Steel Magnolias have nothing on the guts, tenacity, physical hardships, can-do attitudes and indelible values of the Hillbilly Women currently represented on stage at Arclight Theater. It’s 1978 in Appalachia—pronounced Appa- Laa- Cha not, Appa-Lay- Cha. Sharing their struggles, six women, from their thirties to seventies, talk of poverty: patched cotton hose and heated rocks to warm the bed, aborted education, rape, teenage pregnancy: if they screw you, it’s perfectly ok. If you let yourself be screwed, you’re a bad girl, domestic violence, relationships: it took me two years just to get him to talk to me, religion: the best little kids sat in the front pew and got spit on, family, the mortality of miners, and unions (especially unions): pushin’ a ton and a half of coal for thirty cents a day which were, at the time, petrifying.
Strung together by gospel, union and country and western songs which would’ve been more effective were they less familiar, stories flow, one in response to the other as if the characters are conversing. A “Witness” (Donna Hanover) who provides preface, epilogue and intermittent comment is, in my opinion, completely expendable.
Denise, Ada and Sharleen (Mimi Turque, Annette Hunt, Lauren Fox) persevere, opening The Blue Ridge Sewing Factory in Atlanta, which has brief success. They already know how to do a man’s job. Those who scrape by on farms are surprised to discover others have no vegetables or chickens. Everyone can cook and make corn liquor. Loose-hipped Della (Mickey Sumner) escapes to town, is abandoned, and becomes a waitress. She knows her bones will eventually lay back home. Jewel (Alicia Meer) is guilted into giving up her dream of being a nurse to stay near family, relegating her life to the cotton mill. Siddy’s (Evangeline Johns) husband dies of “black lung” disease. He’d worked in the mines since age eleven. The insurance company fights her claim.
The women are connected…to the hollows…to the wild life that still survives…to their families…to one another and to us. It’s a parallel universe. Though subject matter is familiar, specific portrayals make it affecting. Language is colloquial, economic and real. Standing tired, but square shouldered, the group seems to say: Don’t lump us together, take us for granted, minimize our capabilities or our existence. We are women, but for circumstance, like you.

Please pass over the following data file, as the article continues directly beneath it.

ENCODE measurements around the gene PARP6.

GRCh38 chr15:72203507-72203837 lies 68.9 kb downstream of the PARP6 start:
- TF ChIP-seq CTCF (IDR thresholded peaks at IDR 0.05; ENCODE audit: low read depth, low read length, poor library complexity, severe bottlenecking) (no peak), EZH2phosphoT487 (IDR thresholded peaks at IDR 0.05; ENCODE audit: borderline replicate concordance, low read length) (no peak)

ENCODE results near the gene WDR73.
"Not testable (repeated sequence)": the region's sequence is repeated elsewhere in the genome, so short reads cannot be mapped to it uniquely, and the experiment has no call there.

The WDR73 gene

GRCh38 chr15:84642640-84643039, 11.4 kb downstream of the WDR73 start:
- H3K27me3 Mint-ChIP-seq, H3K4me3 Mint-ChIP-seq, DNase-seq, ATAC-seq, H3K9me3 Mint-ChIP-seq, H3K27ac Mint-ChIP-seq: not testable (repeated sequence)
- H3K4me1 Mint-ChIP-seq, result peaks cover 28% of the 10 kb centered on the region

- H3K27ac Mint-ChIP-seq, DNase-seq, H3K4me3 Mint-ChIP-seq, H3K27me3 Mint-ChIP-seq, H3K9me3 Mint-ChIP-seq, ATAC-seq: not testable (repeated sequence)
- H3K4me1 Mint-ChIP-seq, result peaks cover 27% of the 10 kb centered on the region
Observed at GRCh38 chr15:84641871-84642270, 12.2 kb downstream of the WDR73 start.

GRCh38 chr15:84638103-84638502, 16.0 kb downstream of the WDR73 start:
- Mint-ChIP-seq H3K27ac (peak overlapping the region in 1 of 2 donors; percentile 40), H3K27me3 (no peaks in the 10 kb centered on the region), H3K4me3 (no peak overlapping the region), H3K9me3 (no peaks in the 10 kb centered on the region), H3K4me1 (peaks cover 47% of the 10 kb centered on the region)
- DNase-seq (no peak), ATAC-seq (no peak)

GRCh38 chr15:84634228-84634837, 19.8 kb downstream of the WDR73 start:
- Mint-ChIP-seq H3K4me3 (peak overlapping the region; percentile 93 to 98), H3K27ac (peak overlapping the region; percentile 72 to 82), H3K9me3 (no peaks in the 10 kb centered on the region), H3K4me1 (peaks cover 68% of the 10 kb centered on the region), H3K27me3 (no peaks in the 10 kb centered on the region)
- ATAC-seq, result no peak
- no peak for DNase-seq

Lauren Fox so completely morphs into Sharleen, I didn’t recognize the actress. From the awkward, insistent physicality with which she communicates, to her believable and disturbing, matter-of-fact recall of past horrors, we feel in the presence of a complete, faceted human being. Her accent is high craft (though moments are lost in its thickness when she turns away) AND she can sing! More, please.
Despite intermittently going up on her lines, Mimi Turque offers a solid characterization and unwavering focus to which we’re drawn. The nervous, spunky, appealing Denise wears her heart on her sleeve. She listens intently and reacts to her “sisters.”
We all had a schoolteacher or maiden aunt like Annette Hunt’s Ada. She’s warm, recognizable and because of that, comfortable. Hunt’s stage presence is quiet and firm.
Donna Hanover is fine in a thankless task.
Joseph G. Aulisi’s costumes are excellent and evocative. He manages to outfit each different personality with things that character would surely wear. Musical Director and Arranger, Michael Rice, does a good, rousing job with arrangements and the best he can with mostly limited vocal range. Joe Sporn (Guitar), Josh Gordon (Fiddle), and Michael Rice (piano) provide excellent accompaniment as well as being enjoyably, musically present as we file into our seats.
Director, Sondra Lee (who played Tiger Lily in the Mary Martin Peter Pan!) offers a nuanced ensemble production. Characters relate to one another well, differentiating themselves by mannerism, timing and speech. Visual casting is terrific—what wonderful faces these ladies have. The stage is ably utilized.
Not having read the original material, I can only say that Elizabeth Stearns has created an appealing narrative format.
Hillbilly Women is a modest, entertaining evening with an emphatically valid message: We are them. Sit up and take notice. The women are good company.
Photo credit: Steve Friedman
(standing, l-r): Lauren Fox as Sharleen, Annette Hunt as Ada, and Alicia Meer as Jewel; (seated, l-r): Mimi Turque as Denise, Evangeline Johns as Siddy; and Mickey Sumner as Sharleen.
Lauren Fox (pictured, center foreground) as Sharleen; with (l-r in background) Mimi Turque, Annette Hunt, Evangeline Johns, Mickey Sumner, and Alicia Meer.
The cast of Hillbilly Women: Donna Hanover, Mimi Turque, Lauren Fox, Annette Hunt, Alicia Meer, Mickey Sumner and Evangeline Johns; with director Sondra Lee (pictured foreground).
Hillbilly Women by Elizabeth Stearns
Based on the book Hillbilly Women by Kathy Kahn
Directed by Sondra Lee
Lauren Fox, Donna Hanover, Annette Hunt,
Evangeline Johns, Alicia Meer, Mickey Sumner. Mimi Turque
The Bleeker Company at
The Arclight Theater
152 West 7st Street
212-352-3101 or www.TheaterMania.com
Through January 31